I don’t know if he was there to kill me.
Monday night I was sitting in a hotel lobby in downtown Des Moines with my back to a wall of windows, my eyes fixed on the TV, my attention wholly focused on early caucus results. I didn’t notice until he was standing right next to me, much closer than is ordinary or comfortable. When he started he speaking it was like he was picking up in the middle of sentence, finishing a conversation we had begun earlier, but I couldn’t remember ever meeting him.
“…So what is it that you teach?”
“I am a professor of political science.”
“My wife is a professor of communications.”
“Does she teach here in Iowa?”
“What I want to know is how you got credentialed to be on MSNBC.”
I am not sure if it is how he spat the word credentialed, or if it is how he took another half step toward me, or if it is how he didn’t respond to my question, but the hairs on my arm stood on end. I ignored it. Told myself everything was ok.
“Well. It is not exactly a credential…” I began.
“But why you? Why would they pick you?”
Now I know something is wrong. Now his voice is angry. Now a few other people have stopped talking and started staring. Now he is so close I can feel his breath. Before I can answer his unanswerable question of why they picked me, he begins to tell me why he has picked me.
“I just want you to know why I am doing this.”
Oh – there is a this. He is going to do a this. To me. And he is going to tell me why.
I freeze. Not even me – the girl in me. The one who was held down by an adult neighbor and as he raped her. The one who listened as he explained why he was doing this. She freezes.
I freeze. He speaks. And moves closer. Is there a knife under the coat? A gun? Worse?
And I can’t hear all the words. But I catch “Nazi Germany” and I catch “rise to power.” But I can’t move. I am lulled by a familiar powerlessness, muteness, that comes powerfully and unexpectedly. It grips me. Everything is falling away. Until in my peripheral vision I catch sight of a ponytail, the movement of an arm, the sound of familiar young voices and I remember… my students.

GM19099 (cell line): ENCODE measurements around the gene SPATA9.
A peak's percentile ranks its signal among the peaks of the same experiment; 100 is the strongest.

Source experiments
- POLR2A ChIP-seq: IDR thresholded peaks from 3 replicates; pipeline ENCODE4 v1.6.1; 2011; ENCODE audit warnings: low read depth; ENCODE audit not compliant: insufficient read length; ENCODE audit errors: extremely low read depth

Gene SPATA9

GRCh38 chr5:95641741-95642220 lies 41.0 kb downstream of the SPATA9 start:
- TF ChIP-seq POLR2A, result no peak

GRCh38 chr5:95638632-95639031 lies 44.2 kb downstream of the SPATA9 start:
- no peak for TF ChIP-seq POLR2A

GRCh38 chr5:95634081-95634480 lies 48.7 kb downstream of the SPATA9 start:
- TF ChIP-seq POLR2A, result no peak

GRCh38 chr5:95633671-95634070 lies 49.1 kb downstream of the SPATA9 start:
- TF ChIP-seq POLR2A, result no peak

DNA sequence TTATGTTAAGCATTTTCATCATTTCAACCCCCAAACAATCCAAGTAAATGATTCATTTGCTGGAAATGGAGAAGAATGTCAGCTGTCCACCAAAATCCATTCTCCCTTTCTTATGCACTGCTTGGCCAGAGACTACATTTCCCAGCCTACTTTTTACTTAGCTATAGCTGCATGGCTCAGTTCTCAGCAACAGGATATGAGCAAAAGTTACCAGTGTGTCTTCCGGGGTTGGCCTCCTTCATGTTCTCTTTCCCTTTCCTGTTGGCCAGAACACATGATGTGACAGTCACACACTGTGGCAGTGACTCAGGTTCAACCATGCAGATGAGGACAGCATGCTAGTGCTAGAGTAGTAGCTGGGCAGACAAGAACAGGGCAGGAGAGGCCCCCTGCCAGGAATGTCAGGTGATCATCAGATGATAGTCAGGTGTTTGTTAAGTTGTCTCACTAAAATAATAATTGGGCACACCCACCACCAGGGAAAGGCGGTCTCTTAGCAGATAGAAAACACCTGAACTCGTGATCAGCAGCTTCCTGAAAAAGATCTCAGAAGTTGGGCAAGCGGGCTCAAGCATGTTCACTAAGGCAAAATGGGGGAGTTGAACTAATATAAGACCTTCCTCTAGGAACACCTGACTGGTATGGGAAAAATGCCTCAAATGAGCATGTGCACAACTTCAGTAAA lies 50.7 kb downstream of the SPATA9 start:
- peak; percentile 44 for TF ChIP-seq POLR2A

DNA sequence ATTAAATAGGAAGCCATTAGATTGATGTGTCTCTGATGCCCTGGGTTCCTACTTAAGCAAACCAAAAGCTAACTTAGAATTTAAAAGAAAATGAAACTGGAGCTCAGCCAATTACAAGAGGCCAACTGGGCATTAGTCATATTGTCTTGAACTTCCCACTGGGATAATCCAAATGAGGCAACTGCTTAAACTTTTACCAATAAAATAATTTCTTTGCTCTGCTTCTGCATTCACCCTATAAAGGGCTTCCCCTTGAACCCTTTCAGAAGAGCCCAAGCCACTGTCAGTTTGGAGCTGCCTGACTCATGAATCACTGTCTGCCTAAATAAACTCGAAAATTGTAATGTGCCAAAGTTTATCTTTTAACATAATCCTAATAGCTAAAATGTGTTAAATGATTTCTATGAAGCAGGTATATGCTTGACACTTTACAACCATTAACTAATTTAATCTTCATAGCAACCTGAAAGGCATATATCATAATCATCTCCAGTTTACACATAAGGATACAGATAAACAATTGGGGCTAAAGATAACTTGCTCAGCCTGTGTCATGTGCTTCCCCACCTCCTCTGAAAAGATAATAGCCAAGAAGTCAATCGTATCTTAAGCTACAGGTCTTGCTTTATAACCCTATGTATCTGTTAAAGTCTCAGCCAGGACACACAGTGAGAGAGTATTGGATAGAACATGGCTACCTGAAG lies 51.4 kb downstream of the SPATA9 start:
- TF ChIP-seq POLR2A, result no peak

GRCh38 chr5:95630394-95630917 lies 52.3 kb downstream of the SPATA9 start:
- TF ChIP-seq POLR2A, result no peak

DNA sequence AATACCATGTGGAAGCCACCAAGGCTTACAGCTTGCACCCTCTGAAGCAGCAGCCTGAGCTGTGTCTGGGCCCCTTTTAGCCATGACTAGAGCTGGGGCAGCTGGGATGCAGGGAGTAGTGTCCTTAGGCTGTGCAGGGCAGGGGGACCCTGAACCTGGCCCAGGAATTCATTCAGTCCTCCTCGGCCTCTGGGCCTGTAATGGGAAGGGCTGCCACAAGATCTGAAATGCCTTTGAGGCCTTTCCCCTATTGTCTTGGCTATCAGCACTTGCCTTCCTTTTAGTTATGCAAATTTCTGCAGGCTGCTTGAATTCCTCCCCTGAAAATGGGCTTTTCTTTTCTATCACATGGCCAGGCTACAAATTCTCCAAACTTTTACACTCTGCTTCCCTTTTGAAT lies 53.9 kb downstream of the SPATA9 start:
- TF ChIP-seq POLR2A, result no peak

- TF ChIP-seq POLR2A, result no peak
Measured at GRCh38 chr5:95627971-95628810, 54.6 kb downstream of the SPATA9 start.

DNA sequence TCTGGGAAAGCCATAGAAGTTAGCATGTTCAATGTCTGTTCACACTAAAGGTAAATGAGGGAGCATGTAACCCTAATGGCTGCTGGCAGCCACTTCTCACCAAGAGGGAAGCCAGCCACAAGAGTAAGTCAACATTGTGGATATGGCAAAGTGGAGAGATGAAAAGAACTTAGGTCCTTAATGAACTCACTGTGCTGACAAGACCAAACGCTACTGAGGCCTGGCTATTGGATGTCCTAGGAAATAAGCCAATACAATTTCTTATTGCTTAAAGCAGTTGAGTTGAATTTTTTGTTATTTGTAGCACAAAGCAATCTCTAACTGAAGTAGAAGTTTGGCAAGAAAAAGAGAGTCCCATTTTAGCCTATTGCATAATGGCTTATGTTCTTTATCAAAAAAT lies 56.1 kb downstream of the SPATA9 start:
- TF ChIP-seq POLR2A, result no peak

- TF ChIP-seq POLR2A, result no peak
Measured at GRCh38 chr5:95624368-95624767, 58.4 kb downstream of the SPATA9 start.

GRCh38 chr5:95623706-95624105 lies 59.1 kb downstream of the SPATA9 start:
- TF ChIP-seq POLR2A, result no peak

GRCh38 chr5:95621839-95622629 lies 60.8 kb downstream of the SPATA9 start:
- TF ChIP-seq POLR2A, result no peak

My students are sitting just a few feet from me. I am not alone in this Iowa hotel lobby. I have traveled here with 22 of my undergraduate students from Wake Forest University. We are here on the first stop in a journey to understand the democratic process. I am in this lobby because I am waiting for them to come back from seeing their very first Democratic caucuses. Remembering them rouses me.
Instead of sitting still as he tells me what he is going to do and why, I jump up. I move. I put space – a table – between him and me. My friend jumps too. It is breathtaking how fearlessly – almost recklessly – she throws herself between he and I. Together we raise our voices and make a fuss. He turns. He runs out. He jumps in a car. He drives off. We try to explain to hotel security what has happened and how I receive hate mail and even death threats, how I have had people show up at my workplace, how this might be serious. They listen politely, but this is the Iowa caucus, and I am not a candidate, so they go back to their evening. And we go back to ours.
I don’t know what kind of harm he was prepared to do. Perhaps the only threat was a barrage of hateful words – or maybe he planned to do something worse. I have faced both. Both seemed plausible in this encounter.
I had little time to fret because moments later a dozen of my students came tumbling into the lobby, barely able to contain their enthusiasm, literally bursting at the seams with stories of what they had seen and experienced in their caucus locations.